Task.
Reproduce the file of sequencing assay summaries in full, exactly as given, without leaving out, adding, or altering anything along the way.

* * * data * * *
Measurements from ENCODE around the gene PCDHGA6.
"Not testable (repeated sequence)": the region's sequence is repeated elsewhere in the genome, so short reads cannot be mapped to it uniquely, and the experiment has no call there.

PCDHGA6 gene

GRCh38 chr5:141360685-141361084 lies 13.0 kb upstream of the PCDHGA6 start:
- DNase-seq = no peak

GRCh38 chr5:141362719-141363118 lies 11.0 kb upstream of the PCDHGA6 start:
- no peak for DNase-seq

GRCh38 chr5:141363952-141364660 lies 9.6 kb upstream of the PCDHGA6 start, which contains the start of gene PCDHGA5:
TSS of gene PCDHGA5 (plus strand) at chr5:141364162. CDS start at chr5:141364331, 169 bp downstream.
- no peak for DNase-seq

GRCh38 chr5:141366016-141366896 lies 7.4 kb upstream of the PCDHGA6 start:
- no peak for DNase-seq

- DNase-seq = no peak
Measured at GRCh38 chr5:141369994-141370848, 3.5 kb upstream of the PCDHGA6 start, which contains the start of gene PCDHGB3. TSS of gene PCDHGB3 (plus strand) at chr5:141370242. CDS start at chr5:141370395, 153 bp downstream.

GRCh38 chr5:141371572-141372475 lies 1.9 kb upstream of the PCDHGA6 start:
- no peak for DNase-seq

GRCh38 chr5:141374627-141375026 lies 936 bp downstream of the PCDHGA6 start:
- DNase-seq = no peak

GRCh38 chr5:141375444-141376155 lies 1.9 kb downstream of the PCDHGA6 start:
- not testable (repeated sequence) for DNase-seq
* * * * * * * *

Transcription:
Measurements from ENCODE around the gene PCDHGA6.
"Not testable (repeated sequence)": the region's sequence is repeated elsewhere in the genome, so short reads cannot be mapped to it uniquely, and the experiment has no call there.

PCDHGA6 gene

GRCh38 chr5:141360685-141361084 lies 13.0 kb upstream of the PCDHGA6 start:
- DNase-seq = no peak

GRCh38 chr5:141362719-141363118 lies 11.0 kb upstream of the PCDHGA6 start:
- no peak for DNase-seq

GRCh38 chr5:141363952-141364660 lies 9.6 kb upstream of the PCDHGA6 start, which contains the start of gene PCDHGA5:
TSS of gene PCDHGA5 (plus strand) at chr5:141364162. CDS start at chr5:141364331, 169 bp downstream.
- no peak for DNase-seq

GRCh38 chr5:141366016-141366896 lies 7.4 kb upstream of the PCDHGA6 start:
- no peak for DNase-seq

- DNase-seq = no peak
Measured at GRCh38 chr5:141369994-141370848, 3.5 kb upstream of the PCDHGA6 start, which contains the start of gene PCDHGB3. TSS of gene PCDHGB3 (plus strand) at chr5:141370242. CDS start at chr5:141370395, 153 bp downstream.

GRCh38 chr5:141371572-141372475 lies 1.9 kb upstream of the PCDHGA6 start:
- no peak for DNase-seq

GRCh38 chr5:141374627-141375026 lies 936 bp downstream of the PCDHGA6 start:
- DNase-seq = no peak

GRCh38 chr5:141375444-141376155 lies 1.9 kb downstream of the PCDHGA6 start:
- not testable (repeated sequence) for DNase-seq